Adsorption induced band bending

Figure 3: Influence of the adsorption of an acceptor molecule (A) on the surface of an n-type semiconductor[1].

Adsorption on a semiconductor surface can also induce band bending. Figure 3 illustrates the adsorption of an acceptor molecule (A) onto a semiconductor surface. As the molecule approaches the surface, an unfilled molecular orbital of the acceptor interacts with the semiconductor and shifts downwards in energy. Due to the adsorption of the acceptor molecule its movement is restricted. It follows from the general uncertainty principle that the molecular orbital broadens its energy as can be seen in the bottom of figure 3. The lowering of the acceptor molecular orbital leads to electron flow from the semiconductor to the molecule, thereby again forming a Helmholtz layer on the semiconductor surface. An electric field is set up and upwards band bending near the semiconductor surface occurs. For a donor molecule, the electrons will transfer from the molecule to the semiconductor, resulting in downward band bending. [1]

Applied bias induced band bending

When a voltage is applied across two surfaces of metals or semiconductors the associated electric field is able to penetrate the surface of the semiconductor. Because the semiconductor material contains little charge carriers the electric field will cause an accumulation of charges on the semiconductor surface. When [math]\displaystyle{ V\gt 0 }[/math], a forward bias, the band bends downwards. A reverse bias ([math]\displaystyle{ V\lt 0 }[/math]) would cause an accumulation of holes on the surface which would bend the band upwards. This follows again from Poisson's equation.[5]

As an example the band bending induced by the forming of a p-n junction or a metal-semiconductor junction can be modified by applying a bias voltage [math]\displaystyle{ V_A }[/math]. This voltage adds to the built-in potential ([math]\displaystyle{ V_{BI} }[/math]) that exists in the depletion region ([math]\displaystyle{ V_{BI} - V_A }[/math]).[6] Thus the potential difference between the bands is either increased or decreased depending on the type of bias that is applied. The conventional depletion approximation assumes a uniform ion distribution in the depletion region. It also approximates a sudden drop in charge carrier concentration in the depletion region.[7] Therefore the electric field changes linearly and the band bending is parabolic.[8] Thus the width of the depletion region will change due to the bias voltage. The depletion region width is given by:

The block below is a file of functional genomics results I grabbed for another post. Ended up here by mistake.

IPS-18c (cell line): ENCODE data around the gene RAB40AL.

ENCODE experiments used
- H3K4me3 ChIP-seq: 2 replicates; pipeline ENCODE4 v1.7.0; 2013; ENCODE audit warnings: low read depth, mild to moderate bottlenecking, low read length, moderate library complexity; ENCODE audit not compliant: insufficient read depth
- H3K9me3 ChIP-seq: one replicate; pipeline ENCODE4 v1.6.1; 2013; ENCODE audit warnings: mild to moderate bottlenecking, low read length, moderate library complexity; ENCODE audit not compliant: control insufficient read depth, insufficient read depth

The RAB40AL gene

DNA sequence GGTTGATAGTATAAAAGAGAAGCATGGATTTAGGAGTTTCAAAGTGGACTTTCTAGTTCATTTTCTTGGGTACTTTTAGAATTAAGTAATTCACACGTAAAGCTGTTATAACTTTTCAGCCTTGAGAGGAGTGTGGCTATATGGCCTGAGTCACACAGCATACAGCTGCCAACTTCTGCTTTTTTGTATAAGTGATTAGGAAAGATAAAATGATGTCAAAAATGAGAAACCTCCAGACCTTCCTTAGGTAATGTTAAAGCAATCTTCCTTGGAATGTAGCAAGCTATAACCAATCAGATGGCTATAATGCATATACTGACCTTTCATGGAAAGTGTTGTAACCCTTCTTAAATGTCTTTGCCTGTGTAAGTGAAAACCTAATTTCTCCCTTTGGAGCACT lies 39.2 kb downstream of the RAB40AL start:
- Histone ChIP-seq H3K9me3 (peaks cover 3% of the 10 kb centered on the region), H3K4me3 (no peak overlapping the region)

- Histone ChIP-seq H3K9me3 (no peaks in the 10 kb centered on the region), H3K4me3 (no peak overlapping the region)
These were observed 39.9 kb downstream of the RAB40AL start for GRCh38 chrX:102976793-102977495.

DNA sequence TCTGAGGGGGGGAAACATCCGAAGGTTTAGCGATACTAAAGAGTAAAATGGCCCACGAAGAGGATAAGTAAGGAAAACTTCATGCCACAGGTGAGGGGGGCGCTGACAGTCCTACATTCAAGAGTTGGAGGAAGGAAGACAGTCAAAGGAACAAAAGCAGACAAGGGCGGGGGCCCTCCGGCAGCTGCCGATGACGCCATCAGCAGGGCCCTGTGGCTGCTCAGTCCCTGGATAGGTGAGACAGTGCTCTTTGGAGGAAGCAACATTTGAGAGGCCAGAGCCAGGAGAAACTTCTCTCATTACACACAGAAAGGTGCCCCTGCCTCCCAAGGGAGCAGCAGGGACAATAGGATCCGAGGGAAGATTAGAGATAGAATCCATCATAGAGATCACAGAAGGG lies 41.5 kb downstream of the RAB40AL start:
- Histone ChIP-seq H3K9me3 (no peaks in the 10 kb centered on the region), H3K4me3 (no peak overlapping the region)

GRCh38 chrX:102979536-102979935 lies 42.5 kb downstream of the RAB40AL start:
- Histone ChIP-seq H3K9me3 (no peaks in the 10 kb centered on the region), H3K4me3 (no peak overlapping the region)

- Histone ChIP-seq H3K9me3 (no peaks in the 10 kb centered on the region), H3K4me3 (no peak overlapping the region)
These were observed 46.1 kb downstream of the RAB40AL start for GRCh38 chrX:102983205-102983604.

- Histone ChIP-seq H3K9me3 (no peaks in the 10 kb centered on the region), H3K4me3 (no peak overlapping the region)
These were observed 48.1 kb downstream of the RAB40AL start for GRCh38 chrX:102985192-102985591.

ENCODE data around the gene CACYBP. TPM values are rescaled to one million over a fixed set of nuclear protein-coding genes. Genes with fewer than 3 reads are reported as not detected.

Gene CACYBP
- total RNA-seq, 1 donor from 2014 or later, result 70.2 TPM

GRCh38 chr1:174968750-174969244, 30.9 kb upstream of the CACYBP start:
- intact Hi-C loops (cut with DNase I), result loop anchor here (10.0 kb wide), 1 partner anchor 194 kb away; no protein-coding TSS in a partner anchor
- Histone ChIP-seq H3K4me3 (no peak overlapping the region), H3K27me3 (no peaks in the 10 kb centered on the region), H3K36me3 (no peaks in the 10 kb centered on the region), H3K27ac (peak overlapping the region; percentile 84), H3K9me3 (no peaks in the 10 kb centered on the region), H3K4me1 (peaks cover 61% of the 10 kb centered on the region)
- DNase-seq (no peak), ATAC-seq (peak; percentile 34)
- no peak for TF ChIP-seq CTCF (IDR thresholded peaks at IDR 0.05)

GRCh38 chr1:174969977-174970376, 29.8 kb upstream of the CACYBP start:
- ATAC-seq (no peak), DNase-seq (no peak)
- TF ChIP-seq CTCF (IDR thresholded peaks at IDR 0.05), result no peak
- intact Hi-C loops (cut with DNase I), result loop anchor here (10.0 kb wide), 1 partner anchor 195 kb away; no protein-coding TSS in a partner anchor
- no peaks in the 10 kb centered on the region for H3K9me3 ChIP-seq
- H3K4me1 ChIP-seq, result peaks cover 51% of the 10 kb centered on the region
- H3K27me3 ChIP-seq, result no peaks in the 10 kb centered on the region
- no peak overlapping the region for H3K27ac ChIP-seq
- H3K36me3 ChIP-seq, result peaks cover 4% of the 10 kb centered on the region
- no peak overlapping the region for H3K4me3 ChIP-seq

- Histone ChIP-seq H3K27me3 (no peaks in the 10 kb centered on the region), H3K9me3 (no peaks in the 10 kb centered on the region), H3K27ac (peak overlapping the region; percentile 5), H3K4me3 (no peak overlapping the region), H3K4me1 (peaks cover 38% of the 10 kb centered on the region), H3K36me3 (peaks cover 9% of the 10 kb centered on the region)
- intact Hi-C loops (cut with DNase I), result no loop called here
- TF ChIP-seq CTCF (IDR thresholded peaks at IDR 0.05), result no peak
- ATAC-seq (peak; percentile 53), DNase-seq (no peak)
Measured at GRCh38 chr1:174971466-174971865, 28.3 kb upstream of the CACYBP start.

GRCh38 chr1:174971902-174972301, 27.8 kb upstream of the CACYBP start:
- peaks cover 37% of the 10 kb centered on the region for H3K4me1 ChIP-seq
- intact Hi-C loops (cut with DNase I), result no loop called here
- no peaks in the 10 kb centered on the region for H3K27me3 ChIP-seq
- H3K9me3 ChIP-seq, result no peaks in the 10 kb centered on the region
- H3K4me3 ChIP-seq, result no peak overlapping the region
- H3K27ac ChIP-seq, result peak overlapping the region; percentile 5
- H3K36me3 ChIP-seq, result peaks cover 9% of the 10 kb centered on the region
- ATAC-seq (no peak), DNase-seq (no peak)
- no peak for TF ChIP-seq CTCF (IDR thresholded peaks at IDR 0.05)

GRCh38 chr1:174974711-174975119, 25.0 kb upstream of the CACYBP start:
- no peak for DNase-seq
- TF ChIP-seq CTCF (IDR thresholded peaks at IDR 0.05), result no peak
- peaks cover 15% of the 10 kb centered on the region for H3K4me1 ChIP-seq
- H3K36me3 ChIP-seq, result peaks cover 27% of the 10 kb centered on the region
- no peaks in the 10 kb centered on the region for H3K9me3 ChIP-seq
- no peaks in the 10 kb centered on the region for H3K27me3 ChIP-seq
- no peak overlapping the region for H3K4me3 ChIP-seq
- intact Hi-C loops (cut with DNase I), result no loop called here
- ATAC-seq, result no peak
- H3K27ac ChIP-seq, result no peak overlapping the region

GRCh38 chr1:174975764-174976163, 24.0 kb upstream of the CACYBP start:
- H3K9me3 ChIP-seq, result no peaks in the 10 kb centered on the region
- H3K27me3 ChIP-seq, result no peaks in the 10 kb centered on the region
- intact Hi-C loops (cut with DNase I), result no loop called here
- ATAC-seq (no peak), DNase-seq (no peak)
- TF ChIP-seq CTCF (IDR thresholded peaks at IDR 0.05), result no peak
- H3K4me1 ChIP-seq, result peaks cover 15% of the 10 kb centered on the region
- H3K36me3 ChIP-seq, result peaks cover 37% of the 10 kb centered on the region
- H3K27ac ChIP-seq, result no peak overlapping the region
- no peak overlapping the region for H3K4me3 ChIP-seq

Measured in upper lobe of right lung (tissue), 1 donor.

[math]\displaystyle{ w = x_n+ x_p = \sqrt{\frac{2\epsilon_s (N_A+N_D )(V_{BI} - V_A - 2kT/q)}{qN_A N_D }} }[/math] [6]

[math]\displaystyle{ x_n }[/math] and [math]\displaystyle{ x_p }[/math] are the boundaries of the depletion region. [math]\displaystyle{ \epsilon_s }[/math] is the dielectric constant of the semiconductor. [math]\displaystyle{ N_A }[/math] and [math]\displaystyle{ N_D }[/math] are the net acceptor and net donor dopant concentrations respectively and [math]\displaystyle{ q }[/math] is the charge of the electron. The [math]\displaystyle{ 2kT/q }[/math] term compensates for the existence of free charge carriers near the junction from the bulk region.

Poisson's equation

The equation which governs the curvature obtained by the band edges in the space charge region, i.e. the band bending phenomenon, is Poisson’s equation,

[math]\displaystyle{ \triangledown^2 V = -\rho/\epsilon }[/math]